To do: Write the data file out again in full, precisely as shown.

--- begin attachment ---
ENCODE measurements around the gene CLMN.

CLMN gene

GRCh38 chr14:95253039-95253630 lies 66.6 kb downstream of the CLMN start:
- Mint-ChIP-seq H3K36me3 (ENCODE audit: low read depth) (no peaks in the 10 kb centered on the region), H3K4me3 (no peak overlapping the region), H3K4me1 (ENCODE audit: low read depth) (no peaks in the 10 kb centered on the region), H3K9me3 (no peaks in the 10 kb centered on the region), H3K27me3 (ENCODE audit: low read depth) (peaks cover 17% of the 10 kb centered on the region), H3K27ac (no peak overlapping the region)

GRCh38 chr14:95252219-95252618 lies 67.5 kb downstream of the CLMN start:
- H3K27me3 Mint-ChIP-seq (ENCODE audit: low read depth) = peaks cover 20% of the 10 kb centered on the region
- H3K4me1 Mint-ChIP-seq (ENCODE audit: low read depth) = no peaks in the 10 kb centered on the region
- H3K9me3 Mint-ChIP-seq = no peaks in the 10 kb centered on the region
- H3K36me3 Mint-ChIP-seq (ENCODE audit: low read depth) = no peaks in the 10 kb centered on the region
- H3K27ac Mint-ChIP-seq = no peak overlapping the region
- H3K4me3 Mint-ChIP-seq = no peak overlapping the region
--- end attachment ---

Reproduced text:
ENCODE measurements around the gene CLMN.

CLMN gene

GRCh38 chr14:95253039-95253630 lies 66.6 kb downstream of the CLMN start:
- Mint-ChIP-seq H3K36me3 (ENCODE audit: low read depth) (no peaks in the 10 kb centered on the region), H3K4me3 (no peak overlapping the region), H3K4me1 (ENCODE audit: low read depth) (no peaks in the 10 kb centered on the region), H3K9me3 (no peaks in the 10 kb centered on the region), H3K27me3 (ENCODE audit: low read depth) (peaks cover 17% of the 10 kb centered on the region), H3K27ac (no peak overlapping the region)

GRCh38 chr14:95252219-95252618 lies 67.5 kb downstream of the CLMN start:
- H3K27me3 Mint-ChIP-seq (ENCODE audit: low read depth) = peaks cover 20% of the 10 kb centered on the region
- H3K4me1 Mint-ChIP-seq (ENCODE audit: low read depth) = no peaks in the 10 kb centered on the region
- H3K9me3 Mint-ChIP-seq = no peaks in the 10 kb centered on the region
- H3K36me3 Mint-ChIP-seq (ENCODE audit: low read depth) = no peaks in the 10 kb centered on the region
- H3K27ac Mint-ChIP-seq = no peak overlapping the region
- H3K4me3 Mint-ChIP-seq = no peak overlapping the region